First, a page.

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Tom Gurney BSc (Hons) is an art history expert with over 20 years experience
Published on June 19, 2020 / Updated on October 14, 2023
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Discover the muses and opinions of Winslow Homer in this collection of quotes from his life and career, with some additional comments from a number of different figures related to his artistic achievements.

Famous Quotes by Winslow Homer

All is lovely outside my house and inside my house and myself.

A painter who begins and finishes indoors, that which is outdoors, misses a hundred little facts...a hundred little accidental effects of sunshine and shadow that can be reproduced only in the immediate presence of Nature. This making of studies and then taking them home is only half right. You get composition, but you lose freshness; you miss the subtle and, to the artist, the finer characteristics of the scene itself.

Artists should never look at pictures, but should stutter in a language of their own.

If a man wants to be an artist, he should never look at pictures.

I prefer every time a picture composed and painted outdoors. The thing is done without your knowing it.

I thought for a change I would give up drinking, and it was a great mistake and although I reduced the size of my nose and improved my beauty, my stomach suffered.

It is wonderful how much depends upon the relations of black and white... A black and white, if properly balanced, suggests colour.

It would probably kill me to have such a thing appear. The most interesting part of my life is of no concern to the public.

In dark, cold solitude of winter months... I thank the Lord for this opportunity for reflection.

I regret very much that I have painted a picture that requires any description.

I will paint for money any time.

Look at nature, work independently, and solve your own problems.

Never put more than two waves in a picture; it's fussy.

Oh what a friend chance can be — when it chooses.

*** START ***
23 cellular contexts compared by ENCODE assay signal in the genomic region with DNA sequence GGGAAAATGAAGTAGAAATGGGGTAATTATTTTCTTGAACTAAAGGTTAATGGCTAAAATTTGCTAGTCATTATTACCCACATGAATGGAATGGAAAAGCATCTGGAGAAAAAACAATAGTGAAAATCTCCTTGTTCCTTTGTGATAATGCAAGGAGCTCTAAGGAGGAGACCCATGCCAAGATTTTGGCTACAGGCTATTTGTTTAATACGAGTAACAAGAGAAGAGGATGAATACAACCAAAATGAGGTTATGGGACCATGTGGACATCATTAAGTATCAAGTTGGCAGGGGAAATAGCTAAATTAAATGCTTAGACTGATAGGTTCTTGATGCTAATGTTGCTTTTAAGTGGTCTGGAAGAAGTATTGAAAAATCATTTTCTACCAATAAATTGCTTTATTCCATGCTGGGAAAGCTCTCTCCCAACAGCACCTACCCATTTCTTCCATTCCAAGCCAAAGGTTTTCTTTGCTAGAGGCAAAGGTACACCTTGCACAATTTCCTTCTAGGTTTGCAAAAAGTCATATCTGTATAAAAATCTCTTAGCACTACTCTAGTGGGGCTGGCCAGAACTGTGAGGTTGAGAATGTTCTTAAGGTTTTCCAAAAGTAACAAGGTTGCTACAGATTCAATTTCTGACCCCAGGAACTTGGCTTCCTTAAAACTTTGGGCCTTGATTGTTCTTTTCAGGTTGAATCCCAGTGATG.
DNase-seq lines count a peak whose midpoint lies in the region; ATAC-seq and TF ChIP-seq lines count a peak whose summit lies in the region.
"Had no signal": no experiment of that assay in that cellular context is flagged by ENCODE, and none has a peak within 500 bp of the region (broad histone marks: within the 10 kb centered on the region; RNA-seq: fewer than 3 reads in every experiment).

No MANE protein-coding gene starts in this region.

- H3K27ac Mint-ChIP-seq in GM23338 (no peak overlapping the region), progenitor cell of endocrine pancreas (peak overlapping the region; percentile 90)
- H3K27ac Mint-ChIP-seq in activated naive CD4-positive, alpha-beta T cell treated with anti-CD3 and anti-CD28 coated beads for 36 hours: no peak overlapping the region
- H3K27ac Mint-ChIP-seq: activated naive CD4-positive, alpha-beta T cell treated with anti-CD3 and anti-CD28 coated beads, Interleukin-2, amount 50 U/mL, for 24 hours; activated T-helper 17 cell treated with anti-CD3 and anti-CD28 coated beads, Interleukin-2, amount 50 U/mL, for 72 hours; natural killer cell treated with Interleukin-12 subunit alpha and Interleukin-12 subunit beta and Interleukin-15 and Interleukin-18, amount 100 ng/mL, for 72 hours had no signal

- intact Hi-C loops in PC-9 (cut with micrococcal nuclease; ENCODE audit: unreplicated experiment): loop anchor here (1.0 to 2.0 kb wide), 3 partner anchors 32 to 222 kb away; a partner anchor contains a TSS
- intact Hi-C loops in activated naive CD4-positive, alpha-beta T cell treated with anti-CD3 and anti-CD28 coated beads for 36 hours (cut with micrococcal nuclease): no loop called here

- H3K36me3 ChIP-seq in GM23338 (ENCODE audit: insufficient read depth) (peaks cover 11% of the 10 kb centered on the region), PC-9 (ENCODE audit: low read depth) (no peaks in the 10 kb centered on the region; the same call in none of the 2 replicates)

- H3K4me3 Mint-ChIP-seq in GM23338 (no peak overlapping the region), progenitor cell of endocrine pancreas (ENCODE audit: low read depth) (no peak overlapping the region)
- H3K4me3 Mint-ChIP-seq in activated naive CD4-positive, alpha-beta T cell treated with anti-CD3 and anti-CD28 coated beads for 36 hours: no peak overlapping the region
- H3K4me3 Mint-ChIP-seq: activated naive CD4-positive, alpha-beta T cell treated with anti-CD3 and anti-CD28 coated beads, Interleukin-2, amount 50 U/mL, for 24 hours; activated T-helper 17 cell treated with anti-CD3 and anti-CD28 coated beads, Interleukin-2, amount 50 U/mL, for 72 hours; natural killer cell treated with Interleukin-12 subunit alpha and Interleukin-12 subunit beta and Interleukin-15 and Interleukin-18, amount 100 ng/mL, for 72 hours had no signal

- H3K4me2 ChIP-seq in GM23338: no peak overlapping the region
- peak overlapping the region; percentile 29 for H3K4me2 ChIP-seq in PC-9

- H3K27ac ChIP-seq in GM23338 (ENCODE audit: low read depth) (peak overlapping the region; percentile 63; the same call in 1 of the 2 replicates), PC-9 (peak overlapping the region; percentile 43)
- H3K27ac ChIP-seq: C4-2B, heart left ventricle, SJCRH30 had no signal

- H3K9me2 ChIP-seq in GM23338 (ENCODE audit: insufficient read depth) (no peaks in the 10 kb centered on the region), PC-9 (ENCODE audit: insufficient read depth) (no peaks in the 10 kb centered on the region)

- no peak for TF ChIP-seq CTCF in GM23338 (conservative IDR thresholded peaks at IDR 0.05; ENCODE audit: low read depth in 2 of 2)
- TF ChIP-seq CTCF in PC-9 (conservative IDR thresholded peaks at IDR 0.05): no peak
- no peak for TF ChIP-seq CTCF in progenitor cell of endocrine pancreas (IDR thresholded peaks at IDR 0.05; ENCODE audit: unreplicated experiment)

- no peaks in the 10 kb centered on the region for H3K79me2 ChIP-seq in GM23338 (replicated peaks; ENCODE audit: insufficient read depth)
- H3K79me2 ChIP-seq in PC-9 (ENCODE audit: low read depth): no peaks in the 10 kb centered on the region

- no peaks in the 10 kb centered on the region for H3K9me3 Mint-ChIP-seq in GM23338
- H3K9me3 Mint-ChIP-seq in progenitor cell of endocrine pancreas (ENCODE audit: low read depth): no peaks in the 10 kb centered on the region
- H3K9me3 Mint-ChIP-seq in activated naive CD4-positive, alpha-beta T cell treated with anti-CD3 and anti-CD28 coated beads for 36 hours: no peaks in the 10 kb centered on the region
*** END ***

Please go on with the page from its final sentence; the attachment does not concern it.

Only think of my being alive with a reputation!

The life that I have chosen gives me my full hours of enjoyment for the balance of my life. The sun will not rise, or set, without my notice, and thanks.

The most interesting part of my life is of no concern to the public.

There is no such thing as talent. What they call talent is nothing but the capacity for doing continuous work in the right way.

The Sun will not rise or set without my notice and thanks.

What's the use? The people are too stupid. They do not understand.

What they call talent is nothing but the capacity for doing continuous work in the right way.

When you paint, try to put down exactly what you see. Whatever else you have to offer will come out anyway.

You can't get along without a knowledge of the principles and rules governing the influence of one color upon another. A mechanic might as well try to get along without tools.

You have the sky overhead giving one light; then the reflected light from whatever reflects; then the direct light of the sun; so that, in the blending and suffusing of these several luminations, there is no such thing as a line to be seen anywhere.

You will see, in the future I will live by my watercolors.

Quotes about Winslow Homer by Art Historians and Fellow Artists

Winslow Homer is one of those few young artists who make a decided impression of their power with their very first contributions to the Academy... He at this moment wields a better pencil, models better, colors better, than many whom, were it not improper, we could mention as regular contributors to the Academy... [In Home, Sweet Home] There is no clap-trap about it. The delicacy and strength of emotion which reign throughout this little picture are not surpassed in the whole exhibition... It is a work of real feeling, soldiers in camp listening to the evening band, and thinking of the wives and darlings far away. There is no strained effect in it, no sentimentality, but a hearty, homely actuality, broadly, freely, and simply worked out.

Cikovsky, Nicolai, Jr (1990)

Throughout his long career, Homer captured the changing tides of American life and livelihood. Whereas his contemporary Thomas Eakins looked to the heroic personalities of athletes, doctors and professors, Homer sought instead to capture essential archetypes through the games of rural schoolteachers, to windswept land and seascapes, to the stout figures of fishing men and women... Although Homer has secured a legacy as the "quintessential American painter," two separate trips to Europe had a marked influence on the artist's approach to form and content. In Paris, he discovered the Realist canvases of Gustave Courbet, Jean-François Millet and the rising fascination with Japonism. Over a decade later, Homer traveled to Cullercoats, England where he was impressed by the lives of those men and women whose livelihood depended upon the sea.